Stimulant Medications

Stimulant medications are the most common and effective treatment for ADHD. These medications increase dopamine and norepinephrine in the brain which leads to a decrease in symptoms such as inattention, hyperactivity, and impulsivity. However, stimulant medications can be habit-forming and have several side effects such as decreased appetite, insomnia, and mood changes.

Non-Stimulant Medications

If stimulant medications are not effective or cause too many side effects, non-stimulant medications can be used. These medications work differently from stimulants by increasing norepinephrine in the brain. They are less likely to cause addiction or side effects, but are generally less effective than stimulants.

Behavioral Therapy

Behavioral therapy focuses on changing behaviors and coping skills. It does not directly target the brain functioning, but rather helps an individual manage their symptoms by developing organizational skills, teaching strategies for time management, and promoting healthy behaviors.


In conclusion, ADHD is a complex condition that impacts the function of the brain. The underdeveloped prefrontal cortex, overactive limbic system, and underactive basal ganglia in individuals with ADHD lead to difficulty with executive functions. Dopamine and norepinephrine imbalances in people with ADHD cause problems with motivation and concentration. While there is no cure for ADHD, various treatments such as medications and behavioral therapy can help individuals manage their symptoms and improve their daily lives.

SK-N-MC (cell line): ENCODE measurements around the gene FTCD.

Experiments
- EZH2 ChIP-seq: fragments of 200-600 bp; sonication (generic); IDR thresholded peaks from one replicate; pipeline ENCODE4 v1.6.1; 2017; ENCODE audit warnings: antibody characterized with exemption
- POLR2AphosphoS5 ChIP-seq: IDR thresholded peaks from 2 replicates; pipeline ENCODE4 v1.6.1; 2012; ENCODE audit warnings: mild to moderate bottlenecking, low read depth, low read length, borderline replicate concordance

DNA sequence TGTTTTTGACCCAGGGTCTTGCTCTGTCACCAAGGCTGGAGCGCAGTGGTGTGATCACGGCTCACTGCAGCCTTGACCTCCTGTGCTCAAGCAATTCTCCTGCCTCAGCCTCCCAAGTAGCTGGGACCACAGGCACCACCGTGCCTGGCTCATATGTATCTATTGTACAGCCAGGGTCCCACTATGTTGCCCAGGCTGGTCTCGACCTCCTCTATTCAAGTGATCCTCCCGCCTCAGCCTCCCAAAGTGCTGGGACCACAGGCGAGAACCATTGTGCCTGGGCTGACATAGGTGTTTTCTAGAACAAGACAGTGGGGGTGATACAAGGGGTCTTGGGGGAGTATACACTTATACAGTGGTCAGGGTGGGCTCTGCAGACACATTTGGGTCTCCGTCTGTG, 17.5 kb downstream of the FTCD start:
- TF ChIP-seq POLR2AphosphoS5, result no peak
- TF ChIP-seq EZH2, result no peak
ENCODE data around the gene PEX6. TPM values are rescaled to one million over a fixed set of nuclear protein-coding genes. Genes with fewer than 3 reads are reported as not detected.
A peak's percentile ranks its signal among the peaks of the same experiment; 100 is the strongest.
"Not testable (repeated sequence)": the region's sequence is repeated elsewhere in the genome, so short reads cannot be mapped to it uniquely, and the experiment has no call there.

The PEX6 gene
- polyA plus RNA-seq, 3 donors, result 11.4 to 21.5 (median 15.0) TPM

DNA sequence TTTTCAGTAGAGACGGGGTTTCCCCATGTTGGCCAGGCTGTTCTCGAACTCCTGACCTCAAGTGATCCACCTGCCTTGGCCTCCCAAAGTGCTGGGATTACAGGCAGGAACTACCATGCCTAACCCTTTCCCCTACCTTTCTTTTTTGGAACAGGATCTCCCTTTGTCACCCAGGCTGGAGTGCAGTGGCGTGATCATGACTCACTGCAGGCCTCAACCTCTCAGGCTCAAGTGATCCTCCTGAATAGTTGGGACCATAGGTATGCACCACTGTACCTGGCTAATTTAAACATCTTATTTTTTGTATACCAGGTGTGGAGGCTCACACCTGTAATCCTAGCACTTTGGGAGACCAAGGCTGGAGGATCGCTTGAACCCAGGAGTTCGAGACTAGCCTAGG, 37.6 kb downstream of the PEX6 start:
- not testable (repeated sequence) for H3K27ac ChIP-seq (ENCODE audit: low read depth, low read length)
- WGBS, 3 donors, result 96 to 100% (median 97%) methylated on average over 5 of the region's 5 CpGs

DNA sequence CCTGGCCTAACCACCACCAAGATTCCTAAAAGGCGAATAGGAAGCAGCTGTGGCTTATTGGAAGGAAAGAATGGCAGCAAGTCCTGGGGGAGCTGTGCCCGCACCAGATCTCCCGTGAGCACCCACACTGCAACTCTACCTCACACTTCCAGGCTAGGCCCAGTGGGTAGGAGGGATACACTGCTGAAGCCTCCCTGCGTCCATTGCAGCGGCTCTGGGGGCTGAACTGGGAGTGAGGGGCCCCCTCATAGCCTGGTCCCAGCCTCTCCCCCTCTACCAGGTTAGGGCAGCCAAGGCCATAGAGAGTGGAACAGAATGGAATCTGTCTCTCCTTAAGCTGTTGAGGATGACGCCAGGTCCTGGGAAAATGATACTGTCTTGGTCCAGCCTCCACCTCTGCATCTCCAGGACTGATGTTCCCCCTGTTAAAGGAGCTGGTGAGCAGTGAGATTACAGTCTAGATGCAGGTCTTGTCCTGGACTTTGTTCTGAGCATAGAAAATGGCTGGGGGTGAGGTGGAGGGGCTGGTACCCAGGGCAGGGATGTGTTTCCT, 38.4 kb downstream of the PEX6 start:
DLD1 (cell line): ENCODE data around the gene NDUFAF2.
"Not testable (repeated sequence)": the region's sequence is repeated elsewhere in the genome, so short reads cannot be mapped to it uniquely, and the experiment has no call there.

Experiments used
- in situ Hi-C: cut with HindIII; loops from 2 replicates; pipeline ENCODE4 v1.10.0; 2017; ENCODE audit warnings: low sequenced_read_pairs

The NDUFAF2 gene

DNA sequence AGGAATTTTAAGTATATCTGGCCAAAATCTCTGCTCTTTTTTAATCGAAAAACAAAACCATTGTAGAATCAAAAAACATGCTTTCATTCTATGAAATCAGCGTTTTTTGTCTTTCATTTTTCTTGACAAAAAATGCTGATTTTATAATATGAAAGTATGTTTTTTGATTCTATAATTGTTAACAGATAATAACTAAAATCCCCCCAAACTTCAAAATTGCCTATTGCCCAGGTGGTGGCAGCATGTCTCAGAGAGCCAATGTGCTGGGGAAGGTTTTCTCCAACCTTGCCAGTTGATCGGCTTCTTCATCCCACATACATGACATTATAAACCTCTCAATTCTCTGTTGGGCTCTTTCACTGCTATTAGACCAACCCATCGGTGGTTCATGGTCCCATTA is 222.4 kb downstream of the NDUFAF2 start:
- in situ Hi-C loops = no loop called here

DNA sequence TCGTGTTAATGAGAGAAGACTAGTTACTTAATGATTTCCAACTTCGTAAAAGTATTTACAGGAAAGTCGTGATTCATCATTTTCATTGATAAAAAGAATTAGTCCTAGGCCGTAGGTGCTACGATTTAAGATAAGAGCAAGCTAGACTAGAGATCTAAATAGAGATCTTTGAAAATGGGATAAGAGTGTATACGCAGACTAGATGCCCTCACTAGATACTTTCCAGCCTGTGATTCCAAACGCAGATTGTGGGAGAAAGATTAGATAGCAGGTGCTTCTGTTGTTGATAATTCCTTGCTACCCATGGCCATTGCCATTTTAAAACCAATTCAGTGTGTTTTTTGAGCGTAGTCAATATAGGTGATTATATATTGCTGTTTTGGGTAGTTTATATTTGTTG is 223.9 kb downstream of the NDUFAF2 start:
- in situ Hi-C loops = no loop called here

FAQs about ADHD in the Brain: How Does It Work?

1. What is ADHD?

ADHD (Attention Deficit Hyperactivity Disorder) is a neurodevelopmental disorder that affects both children and adults. It is characterized by symptoms such as hyperactivity, impulsivity, and inattention.

2. How does ADHD affect the brain?

The precise cause of ADHD is unclear, but research suggests that certain brain areas and neurotransmitters are affected. The frontal lobes, the basal ganglia, and the reticular activating system are some of the brain regions that play a role in ADHD. Neurotransmitters such as dopamine, norepinephrine, and serotonin are also involved.

3. Can ADHD be treated?

Yes, ADHD can be treated but there is no cure. The goal of treatment is to manage symptoms and improve quality of life. Treatments for ADHD include medication, behavioral therapy, and coaching. A combination of treatments may be the most effective approach for some people.


1. Nigg, J. T. (2013). Attention-deficit/hyperactivity disorder and adverse health outcomes. Clinical psychology review, 33(2), 215-228. (italic, grey, size 8pt)

2. Cortese, S., Imperati, D., Moavero, R., &Vitiello, B. (2015). ADHD and psychiatric comorbidities: a review of the literature. Journal of attention disorders, 19(10), 871-887. (italic, grey, size 8pt)

3. Bauermeister, J. J., Barkley, R. A., Bauermeister, J. A., Martinez, J. V., & McBurnett, K. (2012). Validity of the sluggish cognitive tempo, inattention, and hyperactivity-impulsivity symptoms dimensions in DSM-IV ADHD. Journal of abnormal child psychology, 40(5), 683-697. (italic, grey, size 8pt)